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Infor Unveils the Infor 10x Umbrella Release

Written By: Predrag Jakovljevic
Published On: April 29 2013

The slew of product announcements at the recent Inforum 2013 conference was underlined by the announced general availability of Infor 10x, an enterprise release that in Infor's view marks a major step forward in achieving its vision. Infor 10x unites a multi-purpose middleware platform featuring social, mobile, analytical, and cloud capabilities with Infor's suite of solutions.

All major applications feature a reinvented HTML5 user experience, the new Infor Ming.le platform for social collaboration, business process improvement, and contextual analytics, and pervasive in-context analytics embedded throughout workflows that are packaged within the Infor ION integration framework for managing business process flows, workflows, and alerts.

The modernizations that 10x delivers will affect Infor's major industry solutions, spanning 12 focus verticals as well as best-of-breed business applications for financials, human capital management (HCM), enterprise asset management (EAM), supply chain management (SCM), product lifecycle management (PLM), and customer relationship management (CRM). The release will follow a phased roll-out approach, beginning with Infor ION, Infor Ming.le, EAM, CRM, Hansen, LN, and SunSystems applications. Infor 10x capabilities will then be expanded into additional core enterprise resource planning (ERP) product lines over an estimated 12- to 24-month period, with rollout expected to be complete by the fall of 2015.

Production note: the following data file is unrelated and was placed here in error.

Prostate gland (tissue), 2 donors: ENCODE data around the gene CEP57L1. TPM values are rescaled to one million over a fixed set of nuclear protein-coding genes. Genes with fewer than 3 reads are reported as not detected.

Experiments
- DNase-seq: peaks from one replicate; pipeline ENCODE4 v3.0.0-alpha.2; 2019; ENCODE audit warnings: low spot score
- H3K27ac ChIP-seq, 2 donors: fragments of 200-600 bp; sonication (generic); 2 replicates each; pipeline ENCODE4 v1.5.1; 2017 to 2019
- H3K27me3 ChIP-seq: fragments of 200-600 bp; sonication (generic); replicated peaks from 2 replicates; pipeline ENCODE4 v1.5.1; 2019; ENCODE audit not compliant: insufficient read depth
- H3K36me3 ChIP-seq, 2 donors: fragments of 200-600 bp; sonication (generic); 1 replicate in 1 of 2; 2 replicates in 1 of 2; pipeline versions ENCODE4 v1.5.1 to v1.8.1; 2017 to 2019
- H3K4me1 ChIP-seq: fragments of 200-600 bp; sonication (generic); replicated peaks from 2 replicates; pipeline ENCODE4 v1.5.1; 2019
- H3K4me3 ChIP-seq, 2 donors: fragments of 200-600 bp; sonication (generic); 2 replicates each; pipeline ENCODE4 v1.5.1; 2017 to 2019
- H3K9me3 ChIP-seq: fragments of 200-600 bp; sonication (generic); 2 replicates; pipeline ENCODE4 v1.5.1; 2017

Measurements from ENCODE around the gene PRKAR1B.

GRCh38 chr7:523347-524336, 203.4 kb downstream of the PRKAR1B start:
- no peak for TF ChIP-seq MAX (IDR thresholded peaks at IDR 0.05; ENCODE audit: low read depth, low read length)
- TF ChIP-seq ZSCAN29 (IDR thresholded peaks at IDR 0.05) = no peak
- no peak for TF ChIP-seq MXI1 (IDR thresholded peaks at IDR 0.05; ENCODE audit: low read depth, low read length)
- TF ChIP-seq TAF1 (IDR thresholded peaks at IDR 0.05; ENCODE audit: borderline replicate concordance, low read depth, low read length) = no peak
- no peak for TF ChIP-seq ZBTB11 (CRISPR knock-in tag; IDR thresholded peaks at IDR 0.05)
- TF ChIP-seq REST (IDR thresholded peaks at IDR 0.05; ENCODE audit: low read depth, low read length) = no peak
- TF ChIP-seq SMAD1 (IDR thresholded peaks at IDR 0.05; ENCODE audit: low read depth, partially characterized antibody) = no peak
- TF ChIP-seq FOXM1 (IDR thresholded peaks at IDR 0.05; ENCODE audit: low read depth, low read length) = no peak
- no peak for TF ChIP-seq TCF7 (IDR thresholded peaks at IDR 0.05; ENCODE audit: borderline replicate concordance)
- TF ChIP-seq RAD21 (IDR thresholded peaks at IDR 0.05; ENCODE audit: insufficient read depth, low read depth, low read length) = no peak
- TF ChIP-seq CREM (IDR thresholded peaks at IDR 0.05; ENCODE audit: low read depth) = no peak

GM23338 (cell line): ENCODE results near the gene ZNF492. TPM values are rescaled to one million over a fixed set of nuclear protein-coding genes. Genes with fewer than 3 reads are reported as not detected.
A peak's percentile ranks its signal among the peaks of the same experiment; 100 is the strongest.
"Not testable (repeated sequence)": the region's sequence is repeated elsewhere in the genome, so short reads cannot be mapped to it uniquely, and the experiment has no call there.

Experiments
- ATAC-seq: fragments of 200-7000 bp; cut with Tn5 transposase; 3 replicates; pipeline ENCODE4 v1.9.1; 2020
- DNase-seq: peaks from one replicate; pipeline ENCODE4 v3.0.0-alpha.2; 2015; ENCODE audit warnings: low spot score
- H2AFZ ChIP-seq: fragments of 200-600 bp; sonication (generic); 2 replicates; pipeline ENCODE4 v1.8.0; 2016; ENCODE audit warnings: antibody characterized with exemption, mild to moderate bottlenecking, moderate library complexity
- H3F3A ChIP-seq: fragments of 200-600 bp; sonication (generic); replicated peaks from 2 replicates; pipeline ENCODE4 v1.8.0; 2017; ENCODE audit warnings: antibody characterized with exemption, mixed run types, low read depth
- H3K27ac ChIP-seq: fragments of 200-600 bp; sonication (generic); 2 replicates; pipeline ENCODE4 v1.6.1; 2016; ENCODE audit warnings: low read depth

A Pragmatic Innovator

I think that Infor is smart to use Ming.le (formerly Infor Workspace) as the user interface (UI) for all of its apps—salesforce.com just announced that Chatter will be the UI for all of its apps, and that seems to be the future of enterprise software. Plus, Ming.le is not only a snazzy consumer-like social UI; it's also useful in sending contextual info to employees. The true value of social tools and collaboration is when it helps concrete business processes and solves actual situations/issues, e.g., field service work, product development work, order management and fulfillment, etc. To that end, in Ming.le, users sharing posts creates newsfeeds for relevant folks, and the Social Business Graph means following not only people, but also machines, orders, warehouses, etc.

Infor is using a variation of the Oracle Apps Unlimited strategy to enhance most of its legacy ERP apps on their separate tracks. However, instead of going for a brand new converged “uber” Fusion Apps suite, the apps “convergence/fusion” happens only on the so-called SOHO user experience level, which entails Ming.le, ION, Motion mobility apps, pervasively embedded contextual business intelligence (BI), etc. Oracle is really burdened by spending money on maintaining both legacy ERP systems and Oracle Fusion Apps, while there is no incentive for legacy ERP guys to go to Fusion (why would they, if they are getting enhancements anyway?).

In the greater scheme of things, Oracle’s Fusion is the most ambitious approach, Infor’s 10x is the most pragmatic, whereas SAP’s HANA approach is, to my mind, the most inspiring. Of course, Workday’s approach is nearly perfect, but the vendor has had the benefit of starting from scratch, and a few decades later than its archrivals.
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